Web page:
Gov. Greg Abbott asked the Texas Department of Public Safety on Friday morning to retract the recent announcement that it would begin charging local law enforcement agencies to use the state’s forensic crime labs.

On July 20, DPS shocked the law enforcement community by announcing in a letter that it would begin charging local agencies for the previously free use of state crime labs, which perform tests like alcohol analysis and DNA testing. The department emphasized that the policy change was mandated by the Texas Legislature in the state’s budget, according to the letter.

"DPS’ crime lab is vital to the public safety of Texas," Abbott said in a letter to DPS Director Steven McCraw. “Under no circumstances will I allow the 13 crime labs that DPS operates across the state to be underfunded. However, I firmly believe it is premature to charge a fee at this time.”

The 2018-19 Texas budget approved by legislators this year will remove almost $12 million from DPS’s annual budget to run the state crime labs, mostly used by smaller, rural law enforcement agencies that don’t have their own labs or funds to use private ones. To make up for the loss, the budget indicates the state can charge law enforcement agencies fees to conduct forensic testing up to the nearly $12 million and use that money for the labs.

In response, DPS planned to begin charging fees in September and put out a preliminary cost sheet for certain tests last week, with DNA analysis expected to cost $550 per case.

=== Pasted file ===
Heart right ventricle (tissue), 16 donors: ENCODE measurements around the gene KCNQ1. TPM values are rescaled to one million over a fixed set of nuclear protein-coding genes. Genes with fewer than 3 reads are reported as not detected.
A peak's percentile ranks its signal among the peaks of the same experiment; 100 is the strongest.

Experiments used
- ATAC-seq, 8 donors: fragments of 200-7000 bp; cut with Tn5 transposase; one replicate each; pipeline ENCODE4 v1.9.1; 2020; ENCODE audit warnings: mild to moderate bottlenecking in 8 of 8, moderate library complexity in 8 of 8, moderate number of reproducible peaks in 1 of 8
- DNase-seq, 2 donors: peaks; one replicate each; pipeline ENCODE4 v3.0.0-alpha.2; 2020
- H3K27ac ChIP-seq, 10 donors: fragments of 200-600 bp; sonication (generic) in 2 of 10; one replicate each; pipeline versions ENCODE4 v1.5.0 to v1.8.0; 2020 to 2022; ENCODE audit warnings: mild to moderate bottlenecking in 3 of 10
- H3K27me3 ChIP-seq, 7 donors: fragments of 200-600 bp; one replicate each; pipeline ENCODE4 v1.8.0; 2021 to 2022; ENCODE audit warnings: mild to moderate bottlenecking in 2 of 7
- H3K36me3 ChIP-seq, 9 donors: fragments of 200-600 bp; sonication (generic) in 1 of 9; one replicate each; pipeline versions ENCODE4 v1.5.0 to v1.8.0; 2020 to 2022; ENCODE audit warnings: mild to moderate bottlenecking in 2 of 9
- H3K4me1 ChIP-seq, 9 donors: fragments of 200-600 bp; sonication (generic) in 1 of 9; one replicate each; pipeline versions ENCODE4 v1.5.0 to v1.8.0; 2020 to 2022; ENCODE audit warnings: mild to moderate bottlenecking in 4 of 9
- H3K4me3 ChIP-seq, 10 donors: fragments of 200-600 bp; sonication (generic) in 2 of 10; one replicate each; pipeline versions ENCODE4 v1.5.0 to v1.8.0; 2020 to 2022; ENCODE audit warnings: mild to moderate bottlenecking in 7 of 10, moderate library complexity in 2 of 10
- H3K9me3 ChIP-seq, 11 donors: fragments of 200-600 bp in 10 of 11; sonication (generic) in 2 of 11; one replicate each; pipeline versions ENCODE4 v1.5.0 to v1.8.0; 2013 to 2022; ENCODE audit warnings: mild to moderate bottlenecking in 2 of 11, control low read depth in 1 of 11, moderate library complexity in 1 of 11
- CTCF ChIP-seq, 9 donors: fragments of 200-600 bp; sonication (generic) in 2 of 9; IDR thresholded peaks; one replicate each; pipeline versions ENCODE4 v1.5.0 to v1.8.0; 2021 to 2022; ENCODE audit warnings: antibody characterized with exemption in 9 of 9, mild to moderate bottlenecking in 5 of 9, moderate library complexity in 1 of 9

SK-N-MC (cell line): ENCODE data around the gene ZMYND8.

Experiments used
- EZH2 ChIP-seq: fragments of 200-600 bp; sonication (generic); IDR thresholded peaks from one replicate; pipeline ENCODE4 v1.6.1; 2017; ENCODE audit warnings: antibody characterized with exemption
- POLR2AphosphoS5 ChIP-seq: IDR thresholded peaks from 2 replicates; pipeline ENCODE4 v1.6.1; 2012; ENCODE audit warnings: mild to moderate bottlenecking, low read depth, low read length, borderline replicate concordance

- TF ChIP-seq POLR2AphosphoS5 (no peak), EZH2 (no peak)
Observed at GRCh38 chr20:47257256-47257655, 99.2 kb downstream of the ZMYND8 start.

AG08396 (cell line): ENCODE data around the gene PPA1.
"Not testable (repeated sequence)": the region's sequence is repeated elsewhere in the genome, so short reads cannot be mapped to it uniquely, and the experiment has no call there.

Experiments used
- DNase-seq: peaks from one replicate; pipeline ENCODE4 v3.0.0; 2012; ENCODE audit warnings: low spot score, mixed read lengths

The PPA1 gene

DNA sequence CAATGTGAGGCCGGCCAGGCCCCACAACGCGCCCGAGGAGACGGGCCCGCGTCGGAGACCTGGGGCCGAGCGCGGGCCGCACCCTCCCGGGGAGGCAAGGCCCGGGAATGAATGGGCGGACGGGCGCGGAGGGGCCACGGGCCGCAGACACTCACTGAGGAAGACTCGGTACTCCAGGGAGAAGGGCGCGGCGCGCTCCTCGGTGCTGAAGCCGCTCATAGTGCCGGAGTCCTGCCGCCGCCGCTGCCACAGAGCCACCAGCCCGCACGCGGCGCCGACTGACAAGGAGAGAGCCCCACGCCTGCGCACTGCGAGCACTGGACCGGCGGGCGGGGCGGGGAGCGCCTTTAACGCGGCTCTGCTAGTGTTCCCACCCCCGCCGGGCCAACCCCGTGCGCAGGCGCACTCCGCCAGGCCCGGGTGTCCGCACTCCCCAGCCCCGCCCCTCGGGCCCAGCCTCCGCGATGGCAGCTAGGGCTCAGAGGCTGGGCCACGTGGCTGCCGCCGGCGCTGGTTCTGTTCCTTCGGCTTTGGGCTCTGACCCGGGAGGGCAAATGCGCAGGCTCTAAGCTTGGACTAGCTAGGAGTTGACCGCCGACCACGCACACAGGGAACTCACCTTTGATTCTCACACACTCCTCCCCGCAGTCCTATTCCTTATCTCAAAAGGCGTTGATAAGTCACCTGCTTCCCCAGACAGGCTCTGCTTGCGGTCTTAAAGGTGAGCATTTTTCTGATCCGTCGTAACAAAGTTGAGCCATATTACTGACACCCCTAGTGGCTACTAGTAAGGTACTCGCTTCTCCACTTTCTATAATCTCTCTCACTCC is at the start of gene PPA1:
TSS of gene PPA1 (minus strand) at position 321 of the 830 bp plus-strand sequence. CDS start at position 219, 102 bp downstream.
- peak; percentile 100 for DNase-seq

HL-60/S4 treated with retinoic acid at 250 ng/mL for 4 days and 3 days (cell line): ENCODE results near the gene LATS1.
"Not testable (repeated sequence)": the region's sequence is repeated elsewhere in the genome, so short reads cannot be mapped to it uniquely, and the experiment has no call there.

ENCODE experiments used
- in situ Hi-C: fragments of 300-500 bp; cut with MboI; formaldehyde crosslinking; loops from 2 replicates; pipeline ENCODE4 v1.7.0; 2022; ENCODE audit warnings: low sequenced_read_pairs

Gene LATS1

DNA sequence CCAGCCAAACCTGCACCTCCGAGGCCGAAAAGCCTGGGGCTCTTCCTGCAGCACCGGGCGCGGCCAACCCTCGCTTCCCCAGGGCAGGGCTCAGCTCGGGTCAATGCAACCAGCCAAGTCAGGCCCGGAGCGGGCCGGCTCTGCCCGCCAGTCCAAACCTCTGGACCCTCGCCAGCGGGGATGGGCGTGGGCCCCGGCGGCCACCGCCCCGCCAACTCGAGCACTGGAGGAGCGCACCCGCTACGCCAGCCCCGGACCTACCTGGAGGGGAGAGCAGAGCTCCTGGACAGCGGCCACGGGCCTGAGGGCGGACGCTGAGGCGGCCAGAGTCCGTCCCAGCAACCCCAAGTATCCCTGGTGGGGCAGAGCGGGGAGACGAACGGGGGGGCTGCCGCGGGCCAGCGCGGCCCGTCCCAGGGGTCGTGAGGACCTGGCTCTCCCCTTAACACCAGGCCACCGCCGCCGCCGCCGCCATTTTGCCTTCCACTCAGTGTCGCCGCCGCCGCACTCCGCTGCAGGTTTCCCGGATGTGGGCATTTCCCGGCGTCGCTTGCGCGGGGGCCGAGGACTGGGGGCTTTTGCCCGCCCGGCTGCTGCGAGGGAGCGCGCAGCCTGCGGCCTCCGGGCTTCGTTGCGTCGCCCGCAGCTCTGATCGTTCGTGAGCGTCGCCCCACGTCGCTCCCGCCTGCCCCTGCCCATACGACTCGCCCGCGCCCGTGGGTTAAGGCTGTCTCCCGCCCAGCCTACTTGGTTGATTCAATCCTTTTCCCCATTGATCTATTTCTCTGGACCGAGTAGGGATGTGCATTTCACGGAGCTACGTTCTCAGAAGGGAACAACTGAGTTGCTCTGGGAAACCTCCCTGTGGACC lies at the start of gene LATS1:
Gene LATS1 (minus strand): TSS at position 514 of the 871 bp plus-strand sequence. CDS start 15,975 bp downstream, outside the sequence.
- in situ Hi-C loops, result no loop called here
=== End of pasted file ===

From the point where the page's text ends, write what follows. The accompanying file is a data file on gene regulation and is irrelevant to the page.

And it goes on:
Abbott said the budget doesn’t mandate the collection of fees, however, and the nearly $63 million set aside for DPS forensic testing will “ensure the crime lab will operate at full capacity well into the next biennium.”

DPS did not immediately respond to request for comment for this article on Friday.

The announcement to begin charging local agencies last week outraged many small, rural law enforcement agencies, which rely on the state for forensic testing. One North Texas sheriff announced he would begin charging DPS to house state prisoners in his county jail to make up for the costs, according to the Houston Chronicle.

Before Abbott’s announcement, several Texas House Democrats sent a letter to the Legislative Budget Board asking if some of the department’s $800 million in funding for border security could be reallocated to keep the state from charging local agencies for testing.

“We are concerned by the lack of transparency the Department has exhibited to local law enforcement over this decision. Prosecutors and sheriffs were not given adequate notice prior to the Department’s sudden assessment of a fee on what has become an increasingly critical component of modern law enforcement investigations,” wrote state Reps. Roland Gutierrez of San Antonio, Tracy King of Batesville, Sergio Muñoz of Palmview, Alfonso "Poncho" Nevárez of Eagle Pass, Mary González of Clint, César Blanco of El Paso, Terry Canales of Edinburg, and Justin Rodriguez of San Antonio Thursday.

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